1. I would say the worst part is not knowing. Once you have an answer, you can act and react and DO something. But when you don’t know, you just spin all the different crazy stuff in your head until you’re loco. Hugs, lady.

    • YES! Yes, this.
      It’s all just a wild tailspin of doom. And I’m sure half the shit in my head couldn’t even actually happen, but I’ve convinced myself of the very very worst.
      It’s this incredible talent I have. Comes in very handy with three kids. ::headdesk::

      Thanks hun. Imma read this over & over & over in the waiting room in a few weeks.

  2. :( I don’t blame you Mama. Please don’t worry about the ‘what ifs’ and concentrate on getting her better. I love her…you know this. I love your whole damn family and I will send positive healing vibes your way. xoxoxo Please let me know if you need A N Y T H I N G.

    PS: Night time potty training isn’t a concern until age 5 for girls (6 for boys) and even then, there are bed wetters…we have a family history of it. None with kidney issues. (Hope this eases your mind a little :) )

  3. Eeek, I wish your little one the best! I will be thinking good thoughts! My girlies (both of them!) have had issues with their bladders. They both had ‘renal reflux’ and Lydia grew out of hers but Arlene had to have two surgeries to get it all right. They both had to go through ultrasounds and VCUGs. The VCUG’s they despised because they weren’t fun. (I hated them too – HATED THEM.) Has A ever had to go through one of those? Thankfully with the girls’ reflux they just got urinary tract infections, never kidney infections. They were both on treatments of antibiotics for years too. I was always SO SCARED that they’d get kidney infections because kids with reflux typically do. I dreaded the ultrasounds too! So with you there. As I said both of my girls grew out of their issues, and I hope that will be the case for A!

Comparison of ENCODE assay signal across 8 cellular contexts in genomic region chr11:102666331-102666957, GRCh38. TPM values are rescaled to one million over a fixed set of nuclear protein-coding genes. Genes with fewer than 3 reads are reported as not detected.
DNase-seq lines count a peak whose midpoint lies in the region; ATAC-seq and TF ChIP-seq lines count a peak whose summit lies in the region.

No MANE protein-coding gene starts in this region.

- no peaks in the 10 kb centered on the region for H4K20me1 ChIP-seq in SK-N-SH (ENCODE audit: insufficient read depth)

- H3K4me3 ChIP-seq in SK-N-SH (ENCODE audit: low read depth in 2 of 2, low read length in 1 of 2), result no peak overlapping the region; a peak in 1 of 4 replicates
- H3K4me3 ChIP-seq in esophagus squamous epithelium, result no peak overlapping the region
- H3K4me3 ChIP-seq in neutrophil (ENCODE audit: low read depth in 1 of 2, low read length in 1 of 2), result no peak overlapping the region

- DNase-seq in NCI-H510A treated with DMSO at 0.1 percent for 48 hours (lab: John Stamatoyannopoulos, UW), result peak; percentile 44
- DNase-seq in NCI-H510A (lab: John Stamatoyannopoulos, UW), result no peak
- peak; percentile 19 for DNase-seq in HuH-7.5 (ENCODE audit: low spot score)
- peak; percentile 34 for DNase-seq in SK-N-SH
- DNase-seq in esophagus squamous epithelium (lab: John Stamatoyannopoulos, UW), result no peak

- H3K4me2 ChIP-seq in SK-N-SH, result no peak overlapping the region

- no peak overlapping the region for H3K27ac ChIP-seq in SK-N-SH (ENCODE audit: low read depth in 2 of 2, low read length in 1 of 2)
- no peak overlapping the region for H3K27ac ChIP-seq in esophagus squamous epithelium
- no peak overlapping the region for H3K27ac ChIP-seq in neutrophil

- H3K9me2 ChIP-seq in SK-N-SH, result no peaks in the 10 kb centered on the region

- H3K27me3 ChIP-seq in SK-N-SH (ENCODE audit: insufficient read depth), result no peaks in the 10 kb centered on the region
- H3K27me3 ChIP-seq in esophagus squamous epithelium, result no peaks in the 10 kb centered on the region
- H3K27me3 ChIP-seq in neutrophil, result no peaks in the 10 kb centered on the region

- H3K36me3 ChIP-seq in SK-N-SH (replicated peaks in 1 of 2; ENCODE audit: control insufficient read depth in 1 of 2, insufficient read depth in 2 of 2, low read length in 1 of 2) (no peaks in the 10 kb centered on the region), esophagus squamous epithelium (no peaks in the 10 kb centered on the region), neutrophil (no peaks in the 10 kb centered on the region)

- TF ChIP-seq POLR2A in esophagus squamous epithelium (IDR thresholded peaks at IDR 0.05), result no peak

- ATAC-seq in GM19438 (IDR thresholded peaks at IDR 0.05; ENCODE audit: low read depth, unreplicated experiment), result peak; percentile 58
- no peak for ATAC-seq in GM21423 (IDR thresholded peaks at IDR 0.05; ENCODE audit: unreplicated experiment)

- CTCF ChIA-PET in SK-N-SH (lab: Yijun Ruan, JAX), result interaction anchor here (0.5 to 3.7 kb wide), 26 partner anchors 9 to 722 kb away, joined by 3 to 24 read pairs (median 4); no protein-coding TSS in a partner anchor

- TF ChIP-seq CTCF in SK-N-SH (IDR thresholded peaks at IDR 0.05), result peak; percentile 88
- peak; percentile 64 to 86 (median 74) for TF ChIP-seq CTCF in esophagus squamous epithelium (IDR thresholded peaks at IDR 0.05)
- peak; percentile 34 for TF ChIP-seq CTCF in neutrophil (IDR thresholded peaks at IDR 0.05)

• You totally get it. Yes, they’ve tested her for reflux & say she shows no signs. So far, no sign of scarring on her kidneys but she needed to be 6mos out of an infection to know for sure…we couldn’t keep her 6 WEEKS out of an infection. It was so exhausting and scary.
      Yep, she’s had one VCUG (which my husband was there for…can you even imagine?!) and she’ll have another one for this upcoming appointment too. Just so awful:(
      Do your girls have any leftover issues from being on antibiotics for so long?

      • The only issue the girls had right after they stopped their antibiotic treatment is that they had to be prescribed stronger antibiotics when they got sick because their bodies were sort of used to the other antibiotic that they were taking for so long. We were worried about the long-term antibiotic use too. The doctors assured us that it was fine, but we worried about it a lot. They’re three years out of antibiotic use and there are no issues at all.

        Those VCUG tests are the worst. I would get so upset because the girls would get so upset about them. I was the lucky one to take them to all of those appointments!!

  4. We are sending all our love and a swift recovery and hopefully some answers! Life is scary and tumultuos but I am sure everything is going to be good.
    She is one brave little girl and she has some awesome parents to get her through anything :)

Talk to Meeeeeeeeee

Fill in your details below or click an icon to log in:

WordPress.com Logo

You are commenting using your WordPress.com account. Log Out /  Change )

Google+ photo

You are commenting using your Google+ account. Log Out /  Change )

Twitter picture

You are commenting using your Twitter account. Log Out /  Change )

Facebook photo

You are commenting using your Facebook account. Log Out /  Change )


Connecting to %s